Not just for me - oh, my loss is as relatable as the mouth-watering-feet-running-in-place feeling you get when you bite the inside of your cheek while chewing your dinner; but their loss, my kids loss, which I can't even begin to try and imagine.  When I think about nights they cried and I wasn't there to hold them, nights they were scared and I wasn't there to chase away the fear, nights they were troubled and I wasn't there to shine a light - nights when they missed their momma and I wasn't there - it makes my stomach churn as if I were in serious trouble with the law, as if I were witnessing an act of brutality that others were laughing at, as if I were being held down forcibly while awaiting random acts of torture.  My stomach turns itself inside out when I think about what my children have gone through this past year.

And when I read about or listen to the tale of another momma who is feeling overwhelmed by the work involved in parenting - I feel so much more like reaching out and smacking them with a dose of harsh reality than smiling sympathetically and getting that warm fuzzy blog-sistah feeling.

I can still remember the way it felt to face another morning of unmade beds, socks stuffed under a pillow, and wet towels behind the closet door.  Before... but my current reality is the constant ache of missing my own heart, the emptiness inside of not having my full breath, the grief and loss of what is, essentially, the death of all I ever knew.  My reality now is getting up every day and smiling, laughing, loving - because while I have lost a full year of my children, there is still a future ahead of us and I am still, in spite of it all, The Mom.  I may have missed a year of bedtimes and bedmaking but I have had just enough to sustain me (and them) of laughing with my children, whispering secrets, getting through a disagreement, working through an angry moment, assigning a chore, sharing a private joke, having a memory of an event that is JUST ours to have, and other small but valid and important mommy moments.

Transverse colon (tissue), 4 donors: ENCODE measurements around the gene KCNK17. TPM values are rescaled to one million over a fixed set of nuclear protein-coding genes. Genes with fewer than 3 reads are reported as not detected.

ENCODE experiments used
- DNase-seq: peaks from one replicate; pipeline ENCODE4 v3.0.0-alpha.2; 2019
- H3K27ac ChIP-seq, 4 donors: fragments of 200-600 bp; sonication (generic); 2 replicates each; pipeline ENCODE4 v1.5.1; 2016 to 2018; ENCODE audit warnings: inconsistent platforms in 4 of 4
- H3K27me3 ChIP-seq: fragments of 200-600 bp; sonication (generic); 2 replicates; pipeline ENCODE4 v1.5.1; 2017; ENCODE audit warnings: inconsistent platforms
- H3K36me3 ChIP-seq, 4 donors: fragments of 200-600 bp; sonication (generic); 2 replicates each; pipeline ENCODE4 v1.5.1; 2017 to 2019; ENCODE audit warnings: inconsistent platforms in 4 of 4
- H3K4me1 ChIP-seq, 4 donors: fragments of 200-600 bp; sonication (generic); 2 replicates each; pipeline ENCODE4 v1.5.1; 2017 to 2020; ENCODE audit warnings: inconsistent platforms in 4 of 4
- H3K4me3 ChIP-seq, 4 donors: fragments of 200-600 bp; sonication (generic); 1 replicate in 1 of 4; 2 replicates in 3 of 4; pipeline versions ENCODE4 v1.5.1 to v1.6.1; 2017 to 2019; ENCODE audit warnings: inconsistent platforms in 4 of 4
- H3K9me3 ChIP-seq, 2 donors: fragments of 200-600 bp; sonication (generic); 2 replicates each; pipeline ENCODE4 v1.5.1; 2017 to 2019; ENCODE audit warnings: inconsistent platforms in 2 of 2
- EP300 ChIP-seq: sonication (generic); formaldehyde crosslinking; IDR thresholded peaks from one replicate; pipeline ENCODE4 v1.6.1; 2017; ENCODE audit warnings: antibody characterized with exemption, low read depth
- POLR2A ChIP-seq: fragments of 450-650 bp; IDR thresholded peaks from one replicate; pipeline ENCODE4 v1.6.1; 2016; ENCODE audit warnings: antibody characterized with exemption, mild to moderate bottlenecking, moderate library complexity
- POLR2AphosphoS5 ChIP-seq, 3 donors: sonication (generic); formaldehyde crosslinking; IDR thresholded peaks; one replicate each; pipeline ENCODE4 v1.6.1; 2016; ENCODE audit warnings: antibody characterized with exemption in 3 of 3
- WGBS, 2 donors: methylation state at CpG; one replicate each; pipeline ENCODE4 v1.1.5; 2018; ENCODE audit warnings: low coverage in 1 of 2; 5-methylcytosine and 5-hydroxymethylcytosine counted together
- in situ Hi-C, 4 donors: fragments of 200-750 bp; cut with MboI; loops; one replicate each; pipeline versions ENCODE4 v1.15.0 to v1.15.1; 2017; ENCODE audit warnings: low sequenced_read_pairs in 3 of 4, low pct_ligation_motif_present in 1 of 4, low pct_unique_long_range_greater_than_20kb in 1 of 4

Just... just, don't let the small things get you down and pass you by because what you have is what I would give up my eyesight for - what I would willingly and eagerly give a body part for - a bedtime, a morning of sighing over unmade beds, another load of dishes or mismatched socks, I would trade you my own internal organ just to have that as part of my life NOW.

Perspective.  You see?

And now, because I am still the mom, I have to go and set up a new bed, pull up the blankets over an empty mattress, and bless the space that is available.  A mom doesn't give up, doesn't give in, and doesn't let the dark still night steal her soul - even if she wants to - because her kids are still there, still waiting.  This mom won't be able to recover what is lost but she can create new moments out of potential.

I'm still the mom - a year later, I am still the mom. And you can't take that away from me.

Love, Mia

Monday, August 16

Little wisps of love

I finally talked to my kids. What a relief. Frankly, "relief" is such an understatement. There really is no identifiable emotion for what it felt like to hear the sweet cheery voice of my daughter after so many days. I could breathe again. That's what it was like.

Ever had to hold your breath for waaaaay too long? And then when you finally can let it out and inhale again you have that gasping choppy rapid breathing your body forces you to do so you can get all the air you NEED? It was like that - only with out the actual gasping choppy breathing but just the emotion of it.